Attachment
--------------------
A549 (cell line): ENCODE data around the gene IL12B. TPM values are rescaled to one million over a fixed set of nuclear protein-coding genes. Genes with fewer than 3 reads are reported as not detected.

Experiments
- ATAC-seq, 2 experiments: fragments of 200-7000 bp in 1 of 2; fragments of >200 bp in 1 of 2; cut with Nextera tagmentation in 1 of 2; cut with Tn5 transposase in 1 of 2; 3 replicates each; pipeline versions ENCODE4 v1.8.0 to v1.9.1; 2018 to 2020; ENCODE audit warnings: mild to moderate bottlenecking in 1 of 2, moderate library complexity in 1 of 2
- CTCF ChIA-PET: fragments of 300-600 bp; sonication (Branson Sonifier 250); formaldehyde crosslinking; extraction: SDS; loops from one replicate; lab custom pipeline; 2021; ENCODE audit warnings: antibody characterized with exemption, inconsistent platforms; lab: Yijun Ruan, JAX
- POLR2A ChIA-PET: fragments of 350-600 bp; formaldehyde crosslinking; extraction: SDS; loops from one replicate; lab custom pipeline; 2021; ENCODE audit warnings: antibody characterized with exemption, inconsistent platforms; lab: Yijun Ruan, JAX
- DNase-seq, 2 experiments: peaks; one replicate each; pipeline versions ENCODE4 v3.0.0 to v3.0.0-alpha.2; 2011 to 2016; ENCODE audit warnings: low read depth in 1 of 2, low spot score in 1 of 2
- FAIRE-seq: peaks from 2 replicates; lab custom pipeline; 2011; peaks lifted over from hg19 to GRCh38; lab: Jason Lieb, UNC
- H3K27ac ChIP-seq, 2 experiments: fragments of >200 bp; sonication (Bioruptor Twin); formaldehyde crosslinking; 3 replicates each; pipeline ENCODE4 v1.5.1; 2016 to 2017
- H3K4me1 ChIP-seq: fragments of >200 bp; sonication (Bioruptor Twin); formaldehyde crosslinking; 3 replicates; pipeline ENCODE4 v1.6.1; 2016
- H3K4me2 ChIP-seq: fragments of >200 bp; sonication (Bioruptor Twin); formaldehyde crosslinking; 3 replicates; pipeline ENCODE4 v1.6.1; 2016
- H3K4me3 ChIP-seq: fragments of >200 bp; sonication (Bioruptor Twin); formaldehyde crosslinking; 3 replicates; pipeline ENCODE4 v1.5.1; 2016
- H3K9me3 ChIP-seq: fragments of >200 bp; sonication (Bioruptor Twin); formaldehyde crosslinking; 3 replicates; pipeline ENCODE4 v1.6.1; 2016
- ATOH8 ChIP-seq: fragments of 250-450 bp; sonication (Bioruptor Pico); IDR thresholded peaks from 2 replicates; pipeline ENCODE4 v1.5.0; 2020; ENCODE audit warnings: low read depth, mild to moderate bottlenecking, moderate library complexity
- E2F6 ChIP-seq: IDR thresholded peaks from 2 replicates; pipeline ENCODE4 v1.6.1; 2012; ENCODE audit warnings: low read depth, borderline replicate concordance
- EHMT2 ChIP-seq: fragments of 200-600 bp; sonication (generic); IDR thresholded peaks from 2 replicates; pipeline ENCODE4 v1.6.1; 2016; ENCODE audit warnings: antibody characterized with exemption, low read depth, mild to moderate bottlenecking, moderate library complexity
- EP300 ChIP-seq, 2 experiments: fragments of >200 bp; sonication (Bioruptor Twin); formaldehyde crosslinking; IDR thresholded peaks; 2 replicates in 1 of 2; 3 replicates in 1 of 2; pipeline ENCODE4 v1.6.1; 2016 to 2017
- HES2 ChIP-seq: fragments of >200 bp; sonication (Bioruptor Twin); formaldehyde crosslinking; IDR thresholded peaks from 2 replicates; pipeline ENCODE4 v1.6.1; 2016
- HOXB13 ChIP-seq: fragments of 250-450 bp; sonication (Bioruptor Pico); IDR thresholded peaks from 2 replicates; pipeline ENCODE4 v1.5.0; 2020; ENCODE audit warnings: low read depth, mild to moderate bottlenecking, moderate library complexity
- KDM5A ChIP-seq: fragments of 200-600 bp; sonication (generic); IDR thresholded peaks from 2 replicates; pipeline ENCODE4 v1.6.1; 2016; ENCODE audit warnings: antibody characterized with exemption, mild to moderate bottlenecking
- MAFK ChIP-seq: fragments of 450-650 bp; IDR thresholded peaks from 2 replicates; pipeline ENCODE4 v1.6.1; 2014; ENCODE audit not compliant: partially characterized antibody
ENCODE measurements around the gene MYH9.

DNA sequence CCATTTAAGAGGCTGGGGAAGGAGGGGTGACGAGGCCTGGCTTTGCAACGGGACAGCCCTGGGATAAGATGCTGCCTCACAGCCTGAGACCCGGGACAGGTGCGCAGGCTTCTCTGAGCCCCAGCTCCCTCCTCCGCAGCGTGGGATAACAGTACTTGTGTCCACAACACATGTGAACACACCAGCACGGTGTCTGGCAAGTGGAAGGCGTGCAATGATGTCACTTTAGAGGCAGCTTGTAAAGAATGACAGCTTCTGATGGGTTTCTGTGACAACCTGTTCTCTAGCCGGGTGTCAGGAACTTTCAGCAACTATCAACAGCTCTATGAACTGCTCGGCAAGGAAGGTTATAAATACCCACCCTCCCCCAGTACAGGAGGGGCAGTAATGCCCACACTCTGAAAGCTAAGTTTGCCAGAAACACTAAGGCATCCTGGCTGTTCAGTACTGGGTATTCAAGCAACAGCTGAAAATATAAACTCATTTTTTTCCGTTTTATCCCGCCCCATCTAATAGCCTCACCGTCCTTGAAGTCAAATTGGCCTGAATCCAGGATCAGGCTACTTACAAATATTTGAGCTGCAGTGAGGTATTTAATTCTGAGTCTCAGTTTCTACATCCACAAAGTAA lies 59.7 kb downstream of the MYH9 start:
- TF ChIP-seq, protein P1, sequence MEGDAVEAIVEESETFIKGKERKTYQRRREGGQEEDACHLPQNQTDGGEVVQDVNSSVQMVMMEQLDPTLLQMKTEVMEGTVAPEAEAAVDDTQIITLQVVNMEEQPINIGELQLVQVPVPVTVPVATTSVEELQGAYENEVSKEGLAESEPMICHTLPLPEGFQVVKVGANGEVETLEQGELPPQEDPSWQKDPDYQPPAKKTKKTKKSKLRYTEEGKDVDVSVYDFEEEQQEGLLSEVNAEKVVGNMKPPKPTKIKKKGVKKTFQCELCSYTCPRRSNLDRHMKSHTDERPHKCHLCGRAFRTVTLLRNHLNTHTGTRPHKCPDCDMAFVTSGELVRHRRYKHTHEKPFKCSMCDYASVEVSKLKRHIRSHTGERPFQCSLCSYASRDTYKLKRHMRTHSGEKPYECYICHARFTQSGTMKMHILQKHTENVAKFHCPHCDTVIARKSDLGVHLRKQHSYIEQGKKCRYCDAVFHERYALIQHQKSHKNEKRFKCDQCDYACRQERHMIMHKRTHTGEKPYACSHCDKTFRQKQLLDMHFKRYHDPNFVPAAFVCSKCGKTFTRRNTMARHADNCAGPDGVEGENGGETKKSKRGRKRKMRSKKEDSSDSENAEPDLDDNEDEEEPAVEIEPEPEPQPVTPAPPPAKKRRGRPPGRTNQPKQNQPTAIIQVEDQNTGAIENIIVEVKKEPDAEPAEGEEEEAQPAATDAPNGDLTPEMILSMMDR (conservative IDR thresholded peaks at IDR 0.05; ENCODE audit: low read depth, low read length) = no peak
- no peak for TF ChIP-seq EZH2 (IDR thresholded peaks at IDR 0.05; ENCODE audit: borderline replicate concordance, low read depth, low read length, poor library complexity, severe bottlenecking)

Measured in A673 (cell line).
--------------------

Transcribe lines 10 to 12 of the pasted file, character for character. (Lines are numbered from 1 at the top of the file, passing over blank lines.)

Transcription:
- H3K4me2 ChIP-seq: fragments of >200 bp; sonication (Bioruptor Twin); formaldehyde crosslinking; 3 replicates; pipeline ENCODE4 v1.6.1; 2016
- H3K4me3 ChIP-seq: fragments of >200 bp; sonication (Bioruptor Twin); formaldehyde crosslinking; 3 replicates; pipeline ENCODE4 v1.5.1; 2016
- H3K9me3 ChIP-seq: fragments of >200 bp; sonication (Bioruptor Twin); formaldehyde crosslinking; 3 replicates; pipeline ENCODE4 v1.6.1; 2016